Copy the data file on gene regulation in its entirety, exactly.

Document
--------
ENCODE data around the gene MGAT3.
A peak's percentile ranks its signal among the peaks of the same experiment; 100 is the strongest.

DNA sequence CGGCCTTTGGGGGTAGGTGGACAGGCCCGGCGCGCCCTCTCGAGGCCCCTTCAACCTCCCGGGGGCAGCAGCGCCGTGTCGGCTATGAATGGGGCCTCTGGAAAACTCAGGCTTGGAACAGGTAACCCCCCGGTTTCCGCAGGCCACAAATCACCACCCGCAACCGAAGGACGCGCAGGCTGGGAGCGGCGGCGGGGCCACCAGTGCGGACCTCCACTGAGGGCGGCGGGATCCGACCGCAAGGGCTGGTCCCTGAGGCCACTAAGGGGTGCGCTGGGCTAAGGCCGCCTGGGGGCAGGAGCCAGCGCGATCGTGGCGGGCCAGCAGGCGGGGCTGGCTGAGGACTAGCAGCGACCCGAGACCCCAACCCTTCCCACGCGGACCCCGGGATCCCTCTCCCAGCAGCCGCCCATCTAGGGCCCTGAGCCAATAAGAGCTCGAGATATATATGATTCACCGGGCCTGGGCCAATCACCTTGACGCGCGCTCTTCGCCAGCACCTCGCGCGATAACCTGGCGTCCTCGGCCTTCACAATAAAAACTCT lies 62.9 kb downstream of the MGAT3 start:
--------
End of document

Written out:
ENCODE data around the gene MGAT3.
A peak's percentile ranks its signal among the peaks of the same experiment; 100 is the strongest.

DNA sequence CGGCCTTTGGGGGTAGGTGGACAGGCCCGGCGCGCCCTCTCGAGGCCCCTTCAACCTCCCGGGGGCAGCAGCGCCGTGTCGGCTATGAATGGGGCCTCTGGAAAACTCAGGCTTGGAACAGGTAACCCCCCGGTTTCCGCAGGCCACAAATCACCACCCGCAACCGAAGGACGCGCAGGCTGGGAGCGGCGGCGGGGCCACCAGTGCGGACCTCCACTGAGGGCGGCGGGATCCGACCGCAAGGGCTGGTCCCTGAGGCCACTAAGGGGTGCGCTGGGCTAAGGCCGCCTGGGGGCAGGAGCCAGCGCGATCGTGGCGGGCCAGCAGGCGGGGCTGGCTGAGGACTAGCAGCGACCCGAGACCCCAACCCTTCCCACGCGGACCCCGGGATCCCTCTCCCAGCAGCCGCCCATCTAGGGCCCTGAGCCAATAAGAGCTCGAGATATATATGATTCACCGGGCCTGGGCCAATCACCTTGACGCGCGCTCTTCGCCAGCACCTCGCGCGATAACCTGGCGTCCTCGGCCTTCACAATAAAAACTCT lies 62.9 kb downstream of the MGAT3 start: